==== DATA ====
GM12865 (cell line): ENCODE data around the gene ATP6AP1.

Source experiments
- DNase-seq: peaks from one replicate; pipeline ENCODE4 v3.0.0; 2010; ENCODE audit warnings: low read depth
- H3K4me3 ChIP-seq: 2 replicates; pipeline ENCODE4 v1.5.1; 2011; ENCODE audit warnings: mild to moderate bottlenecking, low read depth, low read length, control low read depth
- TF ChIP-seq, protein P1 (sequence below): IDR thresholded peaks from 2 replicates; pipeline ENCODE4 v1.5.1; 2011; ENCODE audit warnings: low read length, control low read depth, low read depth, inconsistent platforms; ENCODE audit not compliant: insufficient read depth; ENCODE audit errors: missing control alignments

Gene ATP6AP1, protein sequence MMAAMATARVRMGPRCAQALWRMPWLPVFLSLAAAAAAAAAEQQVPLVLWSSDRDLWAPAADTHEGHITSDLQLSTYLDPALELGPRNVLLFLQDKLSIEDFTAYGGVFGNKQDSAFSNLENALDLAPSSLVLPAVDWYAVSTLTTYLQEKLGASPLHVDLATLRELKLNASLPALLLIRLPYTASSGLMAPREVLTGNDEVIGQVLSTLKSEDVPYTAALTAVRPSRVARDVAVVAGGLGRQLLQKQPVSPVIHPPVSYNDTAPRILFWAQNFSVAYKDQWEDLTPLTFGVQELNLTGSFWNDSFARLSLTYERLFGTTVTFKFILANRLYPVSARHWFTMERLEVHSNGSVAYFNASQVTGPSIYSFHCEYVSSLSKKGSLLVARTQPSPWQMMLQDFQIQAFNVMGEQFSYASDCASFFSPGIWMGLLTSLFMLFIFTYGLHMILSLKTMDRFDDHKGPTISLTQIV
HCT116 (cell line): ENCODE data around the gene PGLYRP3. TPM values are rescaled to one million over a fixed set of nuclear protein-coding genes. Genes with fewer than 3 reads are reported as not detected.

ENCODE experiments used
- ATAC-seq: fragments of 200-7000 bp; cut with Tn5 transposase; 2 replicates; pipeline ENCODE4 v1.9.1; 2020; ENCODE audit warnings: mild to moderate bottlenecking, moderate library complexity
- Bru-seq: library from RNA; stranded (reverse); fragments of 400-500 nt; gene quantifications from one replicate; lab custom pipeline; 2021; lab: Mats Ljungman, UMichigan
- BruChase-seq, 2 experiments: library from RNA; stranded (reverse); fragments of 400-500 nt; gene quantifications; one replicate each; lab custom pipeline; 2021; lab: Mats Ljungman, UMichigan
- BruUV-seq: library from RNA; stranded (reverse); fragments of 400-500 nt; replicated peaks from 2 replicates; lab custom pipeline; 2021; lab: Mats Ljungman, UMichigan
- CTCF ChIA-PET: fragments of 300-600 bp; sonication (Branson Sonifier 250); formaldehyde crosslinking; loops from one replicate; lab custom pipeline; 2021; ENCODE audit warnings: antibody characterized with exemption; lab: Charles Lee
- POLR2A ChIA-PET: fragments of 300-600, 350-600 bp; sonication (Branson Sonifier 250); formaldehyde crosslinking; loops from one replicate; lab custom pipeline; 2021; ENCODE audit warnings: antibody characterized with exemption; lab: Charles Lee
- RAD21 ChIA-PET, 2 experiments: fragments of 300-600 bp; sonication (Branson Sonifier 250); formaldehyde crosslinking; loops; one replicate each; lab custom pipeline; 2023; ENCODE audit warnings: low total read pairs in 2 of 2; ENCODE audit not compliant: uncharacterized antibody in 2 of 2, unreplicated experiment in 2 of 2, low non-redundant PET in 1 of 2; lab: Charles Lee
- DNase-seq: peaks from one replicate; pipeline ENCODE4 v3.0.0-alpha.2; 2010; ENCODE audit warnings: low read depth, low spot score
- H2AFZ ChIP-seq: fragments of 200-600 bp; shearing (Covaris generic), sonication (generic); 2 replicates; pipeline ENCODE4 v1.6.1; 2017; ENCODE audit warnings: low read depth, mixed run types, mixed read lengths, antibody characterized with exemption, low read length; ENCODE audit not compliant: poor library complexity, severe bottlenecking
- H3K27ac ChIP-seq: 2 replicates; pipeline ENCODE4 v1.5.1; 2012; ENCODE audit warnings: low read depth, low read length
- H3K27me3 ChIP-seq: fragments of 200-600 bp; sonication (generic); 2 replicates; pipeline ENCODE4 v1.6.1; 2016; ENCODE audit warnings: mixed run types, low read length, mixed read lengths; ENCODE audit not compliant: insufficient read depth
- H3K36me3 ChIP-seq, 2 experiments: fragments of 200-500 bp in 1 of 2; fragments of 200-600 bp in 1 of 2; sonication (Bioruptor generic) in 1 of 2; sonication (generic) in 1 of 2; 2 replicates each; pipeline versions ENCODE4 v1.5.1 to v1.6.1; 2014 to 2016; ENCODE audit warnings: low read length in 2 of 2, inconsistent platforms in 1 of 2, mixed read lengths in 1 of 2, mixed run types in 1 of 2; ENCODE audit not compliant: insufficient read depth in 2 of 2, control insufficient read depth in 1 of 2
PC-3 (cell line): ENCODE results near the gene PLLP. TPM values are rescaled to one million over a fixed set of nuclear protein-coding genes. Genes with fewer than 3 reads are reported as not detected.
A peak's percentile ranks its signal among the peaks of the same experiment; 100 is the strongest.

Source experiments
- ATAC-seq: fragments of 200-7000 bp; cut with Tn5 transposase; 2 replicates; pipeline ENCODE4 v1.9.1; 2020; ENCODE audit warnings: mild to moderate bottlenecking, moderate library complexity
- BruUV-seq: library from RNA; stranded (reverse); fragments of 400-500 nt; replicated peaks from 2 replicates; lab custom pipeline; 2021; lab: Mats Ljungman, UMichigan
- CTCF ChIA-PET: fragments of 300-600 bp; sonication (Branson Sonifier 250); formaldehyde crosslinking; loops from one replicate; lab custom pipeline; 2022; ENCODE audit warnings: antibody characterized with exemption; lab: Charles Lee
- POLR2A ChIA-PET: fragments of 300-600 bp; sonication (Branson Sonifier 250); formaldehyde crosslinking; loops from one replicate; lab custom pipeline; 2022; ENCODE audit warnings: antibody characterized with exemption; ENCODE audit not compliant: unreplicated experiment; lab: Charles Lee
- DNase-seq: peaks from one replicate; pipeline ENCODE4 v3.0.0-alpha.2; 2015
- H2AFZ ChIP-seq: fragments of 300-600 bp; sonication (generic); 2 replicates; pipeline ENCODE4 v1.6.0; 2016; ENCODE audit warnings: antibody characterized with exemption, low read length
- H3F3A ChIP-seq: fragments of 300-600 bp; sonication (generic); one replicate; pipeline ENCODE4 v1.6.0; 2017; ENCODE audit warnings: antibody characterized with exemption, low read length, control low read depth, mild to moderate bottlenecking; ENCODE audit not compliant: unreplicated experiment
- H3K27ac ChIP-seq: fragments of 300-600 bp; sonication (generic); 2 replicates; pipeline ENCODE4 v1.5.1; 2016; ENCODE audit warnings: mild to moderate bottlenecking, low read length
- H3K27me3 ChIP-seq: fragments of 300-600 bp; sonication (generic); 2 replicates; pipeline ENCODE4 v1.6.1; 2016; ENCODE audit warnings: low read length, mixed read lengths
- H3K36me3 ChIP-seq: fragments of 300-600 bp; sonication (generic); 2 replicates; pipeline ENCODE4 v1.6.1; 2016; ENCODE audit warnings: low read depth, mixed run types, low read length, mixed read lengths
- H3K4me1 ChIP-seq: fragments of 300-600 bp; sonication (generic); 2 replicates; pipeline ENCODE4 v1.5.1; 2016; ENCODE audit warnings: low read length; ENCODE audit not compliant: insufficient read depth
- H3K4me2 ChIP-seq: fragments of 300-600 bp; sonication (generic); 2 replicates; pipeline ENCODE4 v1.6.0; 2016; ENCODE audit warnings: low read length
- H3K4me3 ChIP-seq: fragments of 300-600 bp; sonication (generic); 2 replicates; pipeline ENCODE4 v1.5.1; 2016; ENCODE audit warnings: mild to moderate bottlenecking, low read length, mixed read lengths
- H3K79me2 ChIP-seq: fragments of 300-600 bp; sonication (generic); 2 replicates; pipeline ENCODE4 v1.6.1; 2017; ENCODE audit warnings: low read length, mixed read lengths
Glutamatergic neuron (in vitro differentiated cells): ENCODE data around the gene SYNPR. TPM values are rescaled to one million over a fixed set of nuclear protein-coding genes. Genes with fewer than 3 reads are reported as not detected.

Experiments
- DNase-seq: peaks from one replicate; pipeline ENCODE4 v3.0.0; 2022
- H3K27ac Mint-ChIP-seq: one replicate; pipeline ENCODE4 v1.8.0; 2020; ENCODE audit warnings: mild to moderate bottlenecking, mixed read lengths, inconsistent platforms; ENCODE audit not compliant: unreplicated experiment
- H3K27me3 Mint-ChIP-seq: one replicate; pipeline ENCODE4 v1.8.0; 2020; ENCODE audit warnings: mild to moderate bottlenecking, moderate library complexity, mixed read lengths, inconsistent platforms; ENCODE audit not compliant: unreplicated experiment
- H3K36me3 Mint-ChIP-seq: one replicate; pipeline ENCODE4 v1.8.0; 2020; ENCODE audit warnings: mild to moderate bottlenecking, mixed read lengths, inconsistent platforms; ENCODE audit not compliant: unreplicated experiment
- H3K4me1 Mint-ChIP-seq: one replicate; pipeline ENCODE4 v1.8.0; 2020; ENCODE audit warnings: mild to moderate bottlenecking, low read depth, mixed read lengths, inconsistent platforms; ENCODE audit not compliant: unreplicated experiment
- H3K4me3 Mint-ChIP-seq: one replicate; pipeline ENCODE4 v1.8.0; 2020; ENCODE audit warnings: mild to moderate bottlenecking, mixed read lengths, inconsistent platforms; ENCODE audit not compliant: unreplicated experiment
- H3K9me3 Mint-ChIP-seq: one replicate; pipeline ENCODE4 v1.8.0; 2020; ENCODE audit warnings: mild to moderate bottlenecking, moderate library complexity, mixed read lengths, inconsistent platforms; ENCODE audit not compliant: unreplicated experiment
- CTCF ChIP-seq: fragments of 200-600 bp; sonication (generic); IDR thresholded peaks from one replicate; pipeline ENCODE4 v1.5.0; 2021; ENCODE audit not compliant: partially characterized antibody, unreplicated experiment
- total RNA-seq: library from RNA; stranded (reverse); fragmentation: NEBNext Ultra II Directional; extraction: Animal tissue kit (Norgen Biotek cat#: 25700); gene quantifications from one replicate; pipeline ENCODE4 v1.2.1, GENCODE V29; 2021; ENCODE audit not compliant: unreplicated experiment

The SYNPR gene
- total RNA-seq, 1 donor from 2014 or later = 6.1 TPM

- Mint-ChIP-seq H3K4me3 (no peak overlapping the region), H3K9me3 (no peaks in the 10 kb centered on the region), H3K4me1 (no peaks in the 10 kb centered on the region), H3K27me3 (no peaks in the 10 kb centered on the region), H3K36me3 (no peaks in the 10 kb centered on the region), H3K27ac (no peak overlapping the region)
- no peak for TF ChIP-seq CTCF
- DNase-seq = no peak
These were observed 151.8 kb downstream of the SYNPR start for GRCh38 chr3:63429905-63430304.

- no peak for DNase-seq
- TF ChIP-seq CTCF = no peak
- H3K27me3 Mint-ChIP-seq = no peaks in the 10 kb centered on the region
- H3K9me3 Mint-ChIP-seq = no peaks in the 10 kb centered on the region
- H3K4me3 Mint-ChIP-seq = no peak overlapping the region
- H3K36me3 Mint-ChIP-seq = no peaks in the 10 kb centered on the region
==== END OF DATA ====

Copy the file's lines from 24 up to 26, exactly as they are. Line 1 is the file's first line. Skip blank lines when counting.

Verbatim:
- ATAC-seq: fragments of 200-7000 bp; cut with Tn5 transposase; 2 replicates; pipeline ENCODE4 v1.9.1; 2020; ENCODE audit warnings: mild to moderate bottlenecking, moderate library complexity
- BruUV-seq: library from RNA; stranded (reverse); fragments of 400-500 nt; replicated peaks from 2 replicates; lab custom pipeline; 2021; lab: Mats Ljungman, UMichigan
- CTCF ChIA-PET: fragments of 300-600 bp; sonication (Branson Sonifier 250); formaldehyde crosslinking; loops from one replicate; lab custom pipeline; 2022; ENCODE audit warnings: antibody characterized with exemption; lab: Charles Lee